Innovation in Microbiology Learning and Teaching

Tuesday 30 March 2010

Follow this event on Twitter: #sgmed10

When asked what they are looking for in a microbiology graduate, employers often stipulate a well-rounded individual who is self-motivated, can solve problems and interacts productively with fellow scientists. This symposium, organised jointly by the SGM and the HE Academy UK Centre for Bioscience, will give you the opportunity to discuss innovative approaches to delivering this paragon. The first half will look at how we can foster the key skills of creativity, problem-solving and enquiry-based learning in the laboratory and field. This will include a keynote presentation about an exciting ‘Phage-Hunting’ project from the University of Pittsburgh, which allows students from a range of educational backgrounds to engage in authentic scientific enquiry. We will then explore the impact of social networking tools, both on our students’ learning and on our own teaching practice. The symposium should be of interest to anyone involved in teaching microbiologists who wants to learn how to exploit the power of emerging approaches and technologies. If you think Twitter is just for chatting to celebrities, it’s time to take a fresh look!

Promoting key skills in microbiology teaching:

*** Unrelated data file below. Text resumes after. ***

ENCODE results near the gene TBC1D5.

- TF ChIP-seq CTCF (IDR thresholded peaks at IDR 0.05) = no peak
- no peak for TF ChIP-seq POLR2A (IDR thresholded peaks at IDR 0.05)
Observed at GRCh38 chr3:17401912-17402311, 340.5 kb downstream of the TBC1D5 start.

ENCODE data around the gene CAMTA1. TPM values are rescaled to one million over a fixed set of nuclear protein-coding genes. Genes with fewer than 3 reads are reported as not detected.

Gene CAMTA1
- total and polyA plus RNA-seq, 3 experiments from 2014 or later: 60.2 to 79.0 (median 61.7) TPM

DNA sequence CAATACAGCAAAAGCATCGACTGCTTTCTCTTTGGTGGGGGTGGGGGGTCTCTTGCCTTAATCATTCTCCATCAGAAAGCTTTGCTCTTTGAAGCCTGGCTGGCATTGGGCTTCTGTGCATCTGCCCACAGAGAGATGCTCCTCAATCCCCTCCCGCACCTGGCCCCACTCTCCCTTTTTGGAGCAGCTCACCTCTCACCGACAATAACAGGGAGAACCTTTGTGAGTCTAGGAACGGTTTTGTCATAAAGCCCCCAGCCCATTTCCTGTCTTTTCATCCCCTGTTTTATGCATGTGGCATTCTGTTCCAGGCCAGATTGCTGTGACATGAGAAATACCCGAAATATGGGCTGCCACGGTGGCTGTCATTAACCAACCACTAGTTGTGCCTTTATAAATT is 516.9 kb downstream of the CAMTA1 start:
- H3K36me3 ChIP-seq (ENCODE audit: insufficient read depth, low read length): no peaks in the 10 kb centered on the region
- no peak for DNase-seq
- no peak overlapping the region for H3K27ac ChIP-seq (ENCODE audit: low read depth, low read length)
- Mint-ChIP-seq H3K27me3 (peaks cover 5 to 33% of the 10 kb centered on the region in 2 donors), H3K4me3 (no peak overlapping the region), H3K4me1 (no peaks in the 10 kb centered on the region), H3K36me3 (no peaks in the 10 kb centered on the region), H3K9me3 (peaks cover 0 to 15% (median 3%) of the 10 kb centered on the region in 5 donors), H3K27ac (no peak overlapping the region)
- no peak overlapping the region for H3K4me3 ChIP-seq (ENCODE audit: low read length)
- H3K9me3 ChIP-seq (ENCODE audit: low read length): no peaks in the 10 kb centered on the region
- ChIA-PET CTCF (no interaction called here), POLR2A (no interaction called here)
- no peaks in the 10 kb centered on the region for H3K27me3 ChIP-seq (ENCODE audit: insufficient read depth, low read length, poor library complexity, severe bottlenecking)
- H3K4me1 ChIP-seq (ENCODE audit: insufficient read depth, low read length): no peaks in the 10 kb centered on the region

0830 Carol Wakeford, University of Manchester: A culture of creativity: techniques to foster new ideas.
0930 Tina Overton, Higher Education Academy, Hull Problem solving.
1100 Gus Cameron, eBioLabs, University of Bristol: Laboratory skills.
1400 Graham Hatfull, University of Pittsburgh: Where there’s smoke there’s PHIRE: authentic research projects for novice researchers.

Using Web2.0 technologies for teaching microbiology: information overload or filter failure?
1500 Cameron Neylon, STFC Rutherford Appleton Laboratory, Didcot: Information overload or filter failure?
1530 Vincent Racaniello, Columbia University Medical Center, New York: Social media in microbiology education and research.
1630 Kevin Emamy / Jason Hoyt, CiteULike, London / Mendeley, London: Automated discovery of scientific literature.

More information

This entry was posted in Uncategorized and tagged , , , . Bookmark the permalink.